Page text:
20 Nov 2018
A former medical practitioner in Victoria has been successfully prosecuted by the Australian Health Practitioner Regulation Agency (AHPRA) and fined $16,500 for claiming a member of his staff was a registered health practitioner when they were not.
Mr Roger Bernard, a former general medical practitioner, pleaded guilty and was convicted in the Magistrates’ Court of Victoria at Sunshine (the court) of seven charges of recklessly claiming that Ms Phoebe Pacheco was a registered health practitioner, when she was not.
Mr Bernard also pleaded guilty to an additional charge of recklessly using a title in circumstances which indicated that Ms Pacheco was registered as a medical practitioner. Ms Pacheco was not and never has been registered with the Medical Board of Australia.
The charges were brought by AHPRA who, as part of its investigation, found Ms Pacheco saw patients at a medical clinic run by Mr Bernard in Werribee between 16 June and 3 November 2016. Patients at the clinic included those seeking medical treatment, cosmetic treatment and/or a mix of both medical and cosmetic consultations.
When he was registered as a medical practitioner, Mr Bernard’s registration was subject to conditions. The offending by Mr Bernard and Ms Pacheco came to light when AHPRA’s compliance officers were monitoring Mr Bernard’s compliance with those conditions.
Ms Pacheco pleaded guilty in relation to her offending in February 2018 and was fined $7,500 and ordered to pay costs of $20,000. A conviction was not recorded by the court.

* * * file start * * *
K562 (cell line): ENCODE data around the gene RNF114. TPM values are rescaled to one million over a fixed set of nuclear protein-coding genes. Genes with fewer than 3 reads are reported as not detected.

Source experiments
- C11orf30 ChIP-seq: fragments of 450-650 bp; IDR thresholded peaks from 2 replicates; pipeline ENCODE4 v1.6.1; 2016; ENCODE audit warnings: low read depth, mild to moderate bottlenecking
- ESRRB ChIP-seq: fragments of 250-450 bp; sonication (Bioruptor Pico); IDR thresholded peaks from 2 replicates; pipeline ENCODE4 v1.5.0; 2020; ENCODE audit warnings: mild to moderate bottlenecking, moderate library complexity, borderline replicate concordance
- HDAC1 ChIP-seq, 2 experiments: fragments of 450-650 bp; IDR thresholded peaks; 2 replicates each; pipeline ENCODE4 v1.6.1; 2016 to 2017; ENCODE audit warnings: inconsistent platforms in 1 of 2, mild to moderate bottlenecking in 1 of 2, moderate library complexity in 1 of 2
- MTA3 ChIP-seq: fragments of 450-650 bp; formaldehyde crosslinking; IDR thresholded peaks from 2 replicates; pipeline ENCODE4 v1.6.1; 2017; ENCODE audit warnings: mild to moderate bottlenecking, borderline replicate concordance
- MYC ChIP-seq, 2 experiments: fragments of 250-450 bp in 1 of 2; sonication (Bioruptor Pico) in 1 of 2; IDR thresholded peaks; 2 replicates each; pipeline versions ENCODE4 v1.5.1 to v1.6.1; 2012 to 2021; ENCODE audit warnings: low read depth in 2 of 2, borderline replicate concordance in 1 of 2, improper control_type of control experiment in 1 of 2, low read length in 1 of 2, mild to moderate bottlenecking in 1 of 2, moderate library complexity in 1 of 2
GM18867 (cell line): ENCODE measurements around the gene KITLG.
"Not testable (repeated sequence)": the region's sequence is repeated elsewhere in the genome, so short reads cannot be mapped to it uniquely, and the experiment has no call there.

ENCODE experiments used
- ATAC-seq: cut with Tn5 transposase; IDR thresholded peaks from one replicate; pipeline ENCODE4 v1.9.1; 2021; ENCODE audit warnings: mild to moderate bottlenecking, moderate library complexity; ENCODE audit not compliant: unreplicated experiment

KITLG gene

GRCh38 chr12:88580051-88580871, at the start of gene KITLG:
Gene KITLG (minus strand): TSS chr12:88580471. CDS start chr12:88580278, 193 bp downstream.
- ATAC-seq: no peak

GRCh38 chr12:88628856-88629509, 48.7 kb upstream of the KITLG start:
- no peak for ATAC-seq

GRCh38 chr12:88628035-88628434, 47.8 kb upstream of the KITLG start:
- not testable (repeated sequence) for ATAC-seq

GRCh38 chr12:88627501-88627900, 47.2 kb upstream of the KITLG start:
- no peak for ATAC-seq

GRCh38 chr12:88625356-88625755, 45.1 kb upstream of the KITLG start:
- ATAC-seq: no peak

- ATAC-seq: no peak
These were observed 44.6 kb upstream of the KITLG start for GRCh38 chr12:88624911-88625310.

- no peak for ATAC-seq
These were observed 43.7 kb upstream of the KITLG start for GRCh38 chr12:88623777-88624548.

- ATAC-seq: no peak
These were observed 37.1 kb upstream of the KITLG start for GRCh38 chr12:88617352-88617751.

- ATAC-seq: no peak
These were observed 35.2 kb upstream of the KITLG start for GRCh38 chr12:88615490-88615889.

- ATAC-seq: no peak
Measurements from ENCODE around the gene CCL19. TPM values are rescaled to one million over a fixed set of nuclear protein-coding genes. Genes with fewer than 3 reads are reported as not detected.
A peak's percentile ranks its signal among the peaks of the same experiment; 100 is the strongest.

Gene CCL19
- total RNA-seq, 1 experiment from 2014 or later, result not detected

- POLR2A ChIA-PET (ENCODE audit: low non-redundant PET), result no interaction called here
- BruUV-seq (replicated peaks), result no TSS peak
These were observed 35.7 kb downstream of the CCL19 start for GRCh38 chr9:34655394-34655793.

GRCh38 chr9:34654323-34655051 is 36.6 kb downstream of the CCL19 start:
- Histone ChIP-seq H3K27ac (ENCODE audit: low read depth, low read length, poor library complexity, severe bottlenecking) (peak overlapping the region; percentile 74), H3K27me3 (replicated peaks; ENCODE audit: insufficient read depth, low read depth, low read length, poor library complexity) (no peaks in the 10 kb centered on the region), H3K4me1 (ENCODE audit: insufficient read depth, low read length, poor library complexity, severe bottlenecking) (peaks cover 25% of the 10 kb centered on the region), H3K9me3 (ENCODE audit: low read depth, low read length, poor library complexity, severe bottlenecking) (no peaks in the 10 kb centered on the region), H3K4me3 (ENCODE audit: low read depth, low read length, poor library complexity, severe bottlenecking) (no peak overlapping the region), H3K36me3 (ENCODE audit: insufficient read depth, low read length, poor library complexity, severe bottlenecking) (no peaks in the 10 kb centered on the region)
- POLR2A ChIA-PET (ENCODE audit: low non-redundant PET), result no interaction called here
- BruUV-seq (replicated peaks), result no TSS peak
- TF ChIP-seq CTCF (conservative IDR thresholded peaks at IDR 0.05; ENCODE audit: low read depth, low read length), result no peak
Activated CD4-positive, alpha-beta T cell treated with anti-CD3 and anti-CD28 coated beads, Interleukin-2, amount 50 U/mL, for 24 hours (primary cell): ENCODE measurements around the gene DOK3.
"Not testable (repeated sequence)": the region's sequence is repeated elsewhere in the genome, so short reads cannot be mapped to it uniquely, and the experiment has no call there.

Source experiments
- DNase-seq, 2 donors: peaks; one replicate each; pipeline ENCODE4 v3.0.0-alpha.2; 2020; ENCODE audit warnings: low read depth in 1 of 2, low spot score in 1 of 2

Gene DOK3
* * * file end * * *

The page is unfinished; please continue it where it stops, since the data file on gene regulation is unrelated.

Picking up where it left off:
The National Law establishes a number of offences for companies or individuals who represent themselves, or others to be registered health practitioners, without being registered to practise in a health profession or recognised specialty.
At sentencing, Mr Bernard was ordered to pay costs to AHPRA of $27,617 in addition to the $16,500 fine.
AHPRA CEO Martin Fletcher credited the diligent work of the compliance officers, monitoring Mr Bernard.
‘Our staff work hard every day to help protect the public. In this case our compliance staff acted quickly so we could investigate. This also meant we could quickly get the message out to patients. At the time we worked closely with the Department of Health and Human Services, publishing information to alert patients who had attended the Werribee clinic.’
Medical Board of Australia Chair, Dr Anne Tonkin, said this case shows that the National Scheme1 is protecting patients.
‘Patients trust their doctors and have a right to expect safe care from qualified practitioners. The Board will take action when anyone abuses that trust.'
Make sure you are seeing a registered health practitioner.
It is a serious matter if anyone who is not a registered health practitioner claims to be a registered health practitioner or uses titles that are protected under the National Law (e.g. medical practitioner). Both are offences and may be prosecuted by AHPRA.
The National Law protects the public by ensuring that only registered health practitioners who are suitably trained and qualified are able to use protected titles. The law allows for penalties to be issued by the court for using protected titles or holding out as a registered practitioner when not entitled to. The maximum penalty which a court may impose per charge is $30,000 (in the case of an individual) or $60,000 (in the case of a body corporate).
It is important that you ensure that the practitioner you are seeing is appropriately registered. Anyone receiving treatment from a person who is claiming to be registered when they are not is a cause for concern.
Remember to check the Register of practitioners or you can raise a concern by calling 1300 419 495.
1 National Registration and Accreditation Scheme (the National Scheme)